Direct sequencing disclosed a nucleotide T substitution for G in exon 4 of the TTR gene. This missense mutation resulted in an alanine-to-serine substitution at amino acid position 97 in two patients. Sequence chromatograms of these two patients and one healthy individual are demonstrated in Figure 2.

Figure 2
Figure 2. Sequencing of a healthy individual (wild-type) and a heterozygous G>T mutation in exon 4 of the TTR gene (patients 1 and 2). Arrows in the Patient 1 and Patient 2 chromatograms indicate two overlapping peaks of different colors. The two peaks are about half the height of the rest of the sequence. This heterozygous substitution, (G/T) is confirmed in the reverse sequence, (C/A). Parts of this figure have been modified from a figure in our previous publication5. Please click here to view a larger version of this figure.

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There are two critical steps within the protocol. First, in order to have sufficient number of white blood cells, a hemodiluted specimen should be avoided11. Second, the use of appropriate PCR primers is fundamental to obtain reliable results12. We used the Primer-BLAST web tool to design the primers4,13; a minimum of 40 base pairs on each side of the four TTR exons should be covered. We also run BLAST on NCBI to check the specificity of the primers.

Some modifications are made in the DNA extraction step. First, the amount of the three solutions used are reduced. This modification also yields a sufficient amount of DNA and saves solutions. Second, isopropanol or 100% ethanol are the two alternatives used in the precipitation of DNA14,15. Compared with ethanol, isopropanol precipitates DNA at room temperature, which reduces coprecipitation of salt15. Additionally, longer precipitation times at freezer temperatures may be needed to maximize the DNA yield15. Third, TE buffer is substituted for double distilled water (ddH2O) to resuspend DNA. The DNA preparation in this protocol is used for subsequent PCR so protection on storage is not a concern. Also, EDTA will inhibit enzyme activity when the DNA is used in PCR15.

For a lower cost and less waiting time, PCR product purification and sequencing were performed by a biotechnology company. The limitation in this protocol should be the manual methods, including repeated centrifugation steps. An automated nucleic acid extraction system has been developed, and is beneficial for reducing working time and increasing reproducibility and quality of the results16.

In all patients with amyloid deposits, differential diagnosis of systemic amyloidoses should be performed. Mass spectrometry (MS) can be applied to determine the protein subunit and classify the disease as immunoglobulin light-chain amyloidosis (AL, with a median survival inferior to ATTR)17 or transthyretin-related amyloidosis18,19, which direct downstream genetic testing cannot do, especially for those patients for whom hereditary ATTR was not initially suspected19.

Mass spectrometry-based proteomic analysis has been used for screening and typing of TTR amyloidosis19,20,21. Nevertheless, MS alone is not sufficient to exclude a pathogenic mutation in patients with hereditary ATTR22, because some of the atypical or rare TTR variants may not be separated by MS-based analysis of amyloid deposits specimen or serum samples in a clinical laboratory19,23. Furthermore, possible sampling errors, and the uneven distribution of amyloid fibrils may lead to a false negative tissue biopsies5,21,24, making the downstream proteomic analysis difficult. Therefore, DNA testing, the most reliable test for ATTR, should be performed in most cases of ATTR5,22, as well as in any idiopathic progressive axonal peripheral neuropathy or distal symmetric painful small-fiber neuropathy25,26.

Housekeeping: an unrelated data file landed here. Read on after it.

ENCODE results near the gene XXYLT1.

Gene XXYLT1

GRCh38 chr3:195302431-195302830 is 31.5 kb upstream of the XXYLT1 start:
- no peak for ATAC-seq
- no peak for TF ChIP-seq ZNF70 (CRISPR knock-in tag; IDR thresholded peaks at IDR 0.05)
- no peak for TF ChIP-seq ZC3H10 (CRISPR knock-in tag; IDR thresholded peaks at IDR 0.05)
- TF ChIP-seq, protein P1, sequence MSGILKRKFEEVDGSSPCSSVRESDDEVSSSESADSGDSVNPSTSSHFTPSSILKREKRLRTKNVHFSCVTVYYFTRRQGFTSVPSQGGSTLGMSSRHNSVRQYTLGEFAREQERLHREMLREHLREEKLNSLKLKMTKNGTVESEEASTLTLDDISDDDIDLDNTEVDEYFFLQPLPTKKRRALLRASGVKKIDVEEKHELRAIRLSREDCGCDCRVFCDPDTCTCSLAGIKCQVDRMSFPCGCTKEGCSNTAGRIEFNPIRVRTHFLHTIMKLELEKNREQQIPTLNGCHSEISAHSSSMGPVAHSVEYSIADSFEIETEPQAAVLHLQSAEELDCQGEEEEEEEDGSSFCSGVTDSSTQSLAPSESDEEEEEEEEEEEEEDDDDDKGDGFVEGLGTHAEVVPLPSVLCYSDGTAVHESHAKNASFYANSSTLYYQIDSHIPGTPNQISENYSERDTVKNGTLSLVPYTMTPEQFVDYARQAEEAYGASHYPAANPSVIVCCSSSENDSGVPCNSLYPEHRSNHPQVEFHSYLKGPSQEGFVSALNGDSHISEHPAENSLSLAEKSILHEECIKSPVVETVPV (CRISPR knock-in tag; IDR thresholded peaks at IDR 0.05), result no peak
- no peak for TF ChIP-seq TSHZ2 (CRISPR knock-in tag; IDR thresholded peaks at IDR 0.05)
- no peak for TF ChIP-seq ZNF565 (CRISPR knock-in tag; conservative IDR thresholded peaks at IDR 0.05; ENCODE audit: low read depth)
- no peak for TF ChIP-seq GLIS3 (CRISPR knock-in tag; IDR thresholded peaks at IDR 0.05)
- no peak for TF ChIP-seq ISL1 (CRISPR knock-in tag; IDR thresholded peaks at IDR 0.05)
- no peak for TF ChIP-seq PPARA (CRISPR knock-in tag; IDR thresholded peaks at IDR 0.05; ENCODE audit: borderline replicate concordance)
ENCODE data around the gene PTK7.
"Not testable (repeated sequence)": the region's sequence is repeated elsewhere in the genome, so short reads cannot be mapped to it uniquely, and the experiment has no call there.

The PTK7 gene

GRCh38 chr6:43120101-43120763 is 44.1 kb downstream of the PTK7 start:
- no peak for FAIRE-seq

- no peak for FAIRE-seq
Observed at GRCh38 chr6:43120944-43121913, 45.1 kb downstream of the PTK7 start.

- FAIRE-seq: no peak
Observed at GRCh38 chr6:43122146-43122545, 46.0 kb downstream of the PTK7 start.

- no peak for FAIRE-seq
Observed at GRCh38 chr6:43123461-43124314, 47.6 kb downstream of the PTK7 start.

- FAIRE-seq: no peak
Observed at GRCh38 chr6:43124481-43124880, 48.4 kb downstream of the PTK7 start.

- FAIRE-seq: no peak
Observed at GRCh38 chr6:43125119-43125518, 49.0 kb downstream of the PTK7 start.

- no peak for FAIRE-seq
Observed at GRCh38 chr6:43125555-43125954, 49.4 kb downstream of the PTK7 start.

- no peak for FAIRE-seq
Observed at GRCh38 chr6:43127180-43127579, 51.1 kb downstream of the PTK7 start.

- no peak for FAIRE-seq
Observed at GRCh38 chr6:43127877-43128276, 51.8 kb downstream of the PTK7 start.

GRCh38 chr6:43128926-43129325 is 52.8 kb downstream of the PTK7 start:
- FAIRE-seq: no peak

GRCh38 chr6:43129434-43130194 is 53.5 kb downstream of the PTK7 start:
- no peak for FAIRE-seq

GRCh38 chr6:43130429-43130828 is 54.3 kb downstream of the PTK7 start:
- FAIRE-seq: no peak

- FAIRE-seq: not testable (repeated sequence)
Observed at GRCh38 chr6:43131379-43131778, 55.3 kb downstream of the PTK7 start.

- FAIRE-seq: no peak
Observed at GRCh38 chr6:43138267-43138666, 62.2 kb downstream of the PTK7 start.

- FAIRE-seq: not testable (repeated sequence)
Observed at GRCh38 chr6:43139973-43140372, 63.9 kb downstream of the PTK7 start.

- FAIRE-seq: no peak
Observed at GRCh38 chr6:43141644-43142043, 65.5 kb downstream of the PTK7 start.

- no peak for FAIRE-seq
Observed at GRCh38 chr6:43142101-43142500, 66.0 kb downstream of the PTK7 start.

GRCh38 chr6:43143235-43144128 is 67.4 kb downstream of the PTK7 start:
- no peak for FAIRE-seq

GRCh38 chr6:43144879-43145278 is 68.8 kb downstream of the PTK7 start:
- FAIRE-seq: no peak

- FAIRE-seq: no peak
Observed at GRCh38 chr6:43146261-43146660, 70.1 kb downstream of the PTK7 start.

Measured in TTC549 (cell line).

Other factors that may related to phenotypic variation for ATTR and guide future directions include post-translational modification (PTMs) variants present in serum and ATTR fibril composition27,28. Although hereditary ATTR is a monogenetic disease, considerable variability even among those with the same mutation or within the same family has been observed27. Genetic heterogeneity alone fails to elucidate the diverse onset and pathology of the ATTR28. Therefore, both genetic and proteomics methods should be utilized when these factors are taken into account.

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The authors have nothing to disclose.


We wish to thank Miss Shin-Fun Wu for her help in the experiments. This study was supported by a grant from the Chang Gung Medical Research Program (CMRPG3C0371, CMRPG3C0372, CMRPG3C0373) and IRB 100-4470A3, 104-2462A3, Taiwan.


Name Company Catalog Number Comments
EDTA-treated tubes BD
DNA Extraction Kit Stratagen 200600
NanoDrop ND2000 spectrophotometer  Thermo Fisher Scientific NanoDrop 2000
Delicate Task Wipers Kimberly-Clark Kimtech Science Kimwipes
AmpliTaq Gold 360 DNA Polymerase kit Applied Biosystems 4398823
TTR gene intronic primers  Exon1 F: 5’-TCAGATTGGCAGGGATAAGC-3’
thermocycler Applied Biosystems GeneAmp PCR System 9700
electrophoresis cell  ADVANCE Mupid-2plus
DNA ladder Protech PT-M1-100
dye BioLabs B7021
AlphaImager EC Alpha Innotech AlphaImager EC
automatic sequencer  Applied Biosystems 3730xl DNA Analyzer